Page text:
PA. Aquifers

Pennsylvania’s Aquifers
Pennsylvania’s complex geological history has provided us with a diverse set of rock types and a varied physical geography which make generalizations about groundwater difficult. Nevertheless, hydrogeologists have identified four principal types of aquifers in the state: sand and gravel, sandstone and shale, carbonate rock, and crystalline rock.

Sand and gravel aquifers are located in the southeastern coastal plain along the Delaware River, along the Lake Erie shoreline, and in most major stream valleys. Those in the Delaware estuary were deposited when the area was covered by oceans millions of years ago. Those in the rest of the state are glacial outwash and alluvial (stream) deposits from the time when part of the state was covered by glaciers. Sand and gravel aquifers contain large quantities of water which can be easily withdrawn; well yields of 1000 gallons per minute (gal/min) are common. The natural quality of
the water is good to excellent.

Sandstone and shale aquifers contain the sandstones, silts, stones, and shales that are the predominant component of Pennsylvania’s bedrock. In the bedrock, these components are interlayered and there can be more than one waterbearing zone in a vertical thickness. Where sandstones are dominant the water is soft; where shales predominate the water is hard. Yields from these aquifers are lower than those from sand and gravel aquifers with shale yielding 5-20 gal/min and sandstone yielding 5-60 gal/min. However, drilling on a fracture intersection can increase these yields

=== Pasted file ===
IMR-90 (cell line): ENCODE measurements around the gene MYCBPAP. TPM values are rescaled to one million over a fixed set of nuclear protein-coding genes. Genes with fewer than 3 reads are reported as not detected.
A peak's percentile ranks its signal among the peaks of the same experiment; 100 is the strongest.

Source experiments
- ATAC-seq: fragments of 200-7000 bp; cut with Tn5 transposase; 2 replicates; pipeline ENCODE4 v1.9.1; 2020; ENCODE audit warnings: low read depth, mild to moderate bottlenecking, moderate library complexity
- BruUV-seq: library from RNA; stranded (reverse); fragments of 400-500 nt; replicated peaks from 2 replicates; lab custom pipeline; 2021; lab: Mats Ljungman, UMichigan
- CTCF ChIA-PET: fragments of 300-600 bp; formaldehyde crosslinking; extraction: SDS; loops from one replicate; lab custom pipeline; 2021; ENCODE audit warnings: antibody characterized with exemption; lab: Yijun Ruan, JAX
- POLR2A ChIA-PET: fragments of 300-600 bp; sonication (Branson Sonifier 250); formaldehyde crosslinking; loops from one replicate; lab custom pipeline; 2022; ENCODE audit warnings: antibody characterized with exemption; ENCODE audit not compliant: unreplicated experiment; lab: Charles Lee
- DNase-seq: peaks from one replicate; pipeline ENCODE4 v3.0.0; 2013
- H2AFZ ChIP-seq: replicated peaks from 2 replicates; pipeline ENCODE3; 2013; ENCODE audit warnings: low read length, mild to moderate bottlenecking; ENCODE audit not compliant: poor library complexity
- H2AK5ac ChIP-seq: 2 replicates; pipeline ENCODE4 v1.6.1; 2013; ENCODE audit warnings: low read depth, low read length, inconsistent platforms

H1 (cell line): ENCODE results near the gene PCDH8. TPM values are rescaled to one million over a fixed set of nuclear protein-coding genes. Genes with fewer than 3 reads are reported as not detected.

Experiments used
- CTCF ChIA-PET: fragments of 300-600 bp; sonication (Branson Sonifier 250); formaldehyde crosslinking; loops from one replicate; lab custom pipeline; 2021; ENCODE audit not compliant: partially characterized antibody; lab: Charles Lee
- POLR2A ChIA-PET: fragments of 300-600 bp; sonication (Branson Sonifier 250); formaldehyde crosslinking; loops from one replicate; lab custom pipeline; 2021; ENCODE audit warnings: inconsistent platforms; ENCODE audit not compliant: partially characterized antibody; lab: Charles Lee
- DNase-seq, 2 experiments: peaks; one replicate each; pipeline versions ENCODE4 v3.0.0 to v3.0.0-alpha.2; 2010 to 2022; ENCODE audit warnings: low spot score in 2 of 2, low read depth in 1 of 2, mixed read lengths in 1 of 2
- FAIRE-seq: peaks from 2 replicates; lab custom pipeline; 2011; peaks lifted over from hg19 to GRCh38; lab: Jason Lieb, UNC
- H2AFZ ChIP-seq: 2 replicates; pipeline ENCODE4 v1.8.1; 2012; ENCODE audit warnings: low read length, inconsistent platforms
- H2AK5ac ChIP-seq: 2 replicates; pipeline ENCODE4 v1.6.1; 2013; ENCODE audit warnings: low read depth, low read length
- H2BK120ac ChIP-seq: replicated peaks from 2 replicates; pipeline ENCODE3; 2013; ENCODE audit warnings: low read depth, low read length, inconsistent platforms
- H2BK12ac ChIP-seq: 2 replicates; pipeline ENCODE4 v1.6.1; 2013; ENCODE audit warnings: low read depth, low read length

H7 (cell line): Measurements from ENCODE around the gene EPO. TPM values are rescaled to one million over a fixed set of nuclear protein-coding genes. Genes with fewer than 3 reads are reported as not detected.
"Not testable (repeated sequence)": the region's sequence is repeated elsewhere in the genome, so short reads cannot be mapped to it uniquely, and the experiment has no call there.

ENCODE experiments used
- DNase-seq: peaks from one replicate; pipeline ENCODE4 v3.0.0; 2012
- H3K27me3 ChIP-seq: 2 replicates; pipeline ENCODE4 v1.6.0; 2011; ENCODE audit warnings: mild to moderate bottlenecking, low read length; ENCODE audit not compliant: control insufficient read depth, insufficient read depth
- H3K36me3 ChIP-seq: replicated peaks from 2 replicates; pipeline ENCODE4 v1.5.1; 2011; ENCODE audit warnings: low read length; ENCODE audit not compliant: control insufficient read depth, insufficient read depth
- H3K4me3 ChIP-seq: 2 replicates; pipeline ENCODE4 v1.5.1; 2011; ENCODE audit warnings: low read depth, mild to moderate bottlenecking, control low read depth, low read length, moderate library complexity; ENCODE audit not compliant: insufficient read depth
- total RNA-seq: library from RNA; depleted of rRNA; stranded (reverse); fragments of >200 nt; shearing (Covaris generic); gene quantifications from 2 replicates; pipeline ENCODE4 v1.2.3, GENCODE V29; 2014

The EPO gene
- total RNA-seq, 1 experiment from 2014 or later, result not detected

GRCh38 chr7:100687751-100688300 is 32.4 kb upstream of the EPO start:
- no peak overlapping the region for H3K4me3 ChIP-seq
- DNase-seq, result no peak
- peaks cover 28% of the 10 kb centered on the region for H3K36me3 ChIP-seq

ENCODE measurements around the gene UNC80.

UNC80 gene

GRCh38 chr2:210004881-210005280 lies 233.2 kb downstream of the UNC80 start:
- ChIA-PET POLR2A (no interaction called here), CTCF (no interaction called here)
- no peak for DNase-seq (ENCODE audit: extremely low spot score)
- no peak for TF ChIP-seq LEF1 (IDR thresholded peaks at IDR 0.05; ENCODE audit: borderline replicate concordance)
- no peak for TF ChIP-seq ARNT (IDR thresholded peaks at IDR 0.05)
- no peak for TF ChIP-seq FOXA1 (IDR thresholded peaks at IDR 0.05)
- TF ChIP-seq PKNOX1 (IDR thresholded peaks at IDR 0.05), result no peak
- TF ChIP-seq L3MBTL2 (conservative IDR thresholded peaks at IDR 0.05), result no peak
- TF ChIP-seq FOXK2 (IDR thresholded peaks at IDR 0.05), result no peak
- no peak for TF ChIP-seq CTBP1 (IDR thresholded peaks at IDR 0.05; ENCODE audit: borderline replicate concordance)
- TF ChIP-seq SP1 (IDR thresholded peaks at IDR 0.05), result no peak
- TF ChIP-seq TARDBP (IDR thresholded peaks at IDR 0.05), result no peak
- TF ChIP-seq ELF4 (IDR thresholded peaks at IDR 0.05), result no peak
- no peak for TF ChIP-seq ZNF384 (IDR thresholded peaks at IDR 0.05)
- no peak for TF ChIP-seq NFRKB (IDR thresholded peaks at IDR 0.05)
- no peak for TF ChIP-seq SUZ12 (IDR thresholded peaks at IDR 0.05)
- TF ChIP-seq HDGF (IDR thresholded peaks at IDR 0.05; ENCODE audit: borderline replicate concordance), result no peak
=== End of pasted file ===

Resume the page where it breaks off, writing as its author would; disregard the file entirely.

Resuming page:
Carbonate rock aquifers, consisting of limestone and dolomite, are located in the valleys in the central and southeastern parts of Pennsylvania. The caves, solution channels, and sinkholes of these regions are caused by water dissolving portions of the carbonate rock. As a result water can be very hard and contain relatively large amounts of dissolved solids. Yields of several thousand gallons per minute are possible. Crystalline rock aquifers are located in most of southeastern Pennsylvania. The rock has very small fractures so storage capacity and yield are relatively low. Water is generally soft. Yields are commonly 5 to 25 gal/min.

See Illustration 12 for a map of Pennsylvania aquifers.

Excerpted from: Groundwater: A Primer for Pennsylvanians. The PDF
version is available on the WREN Website at
primer.html. To obtain a print copy of the Primer or to learn about other resource
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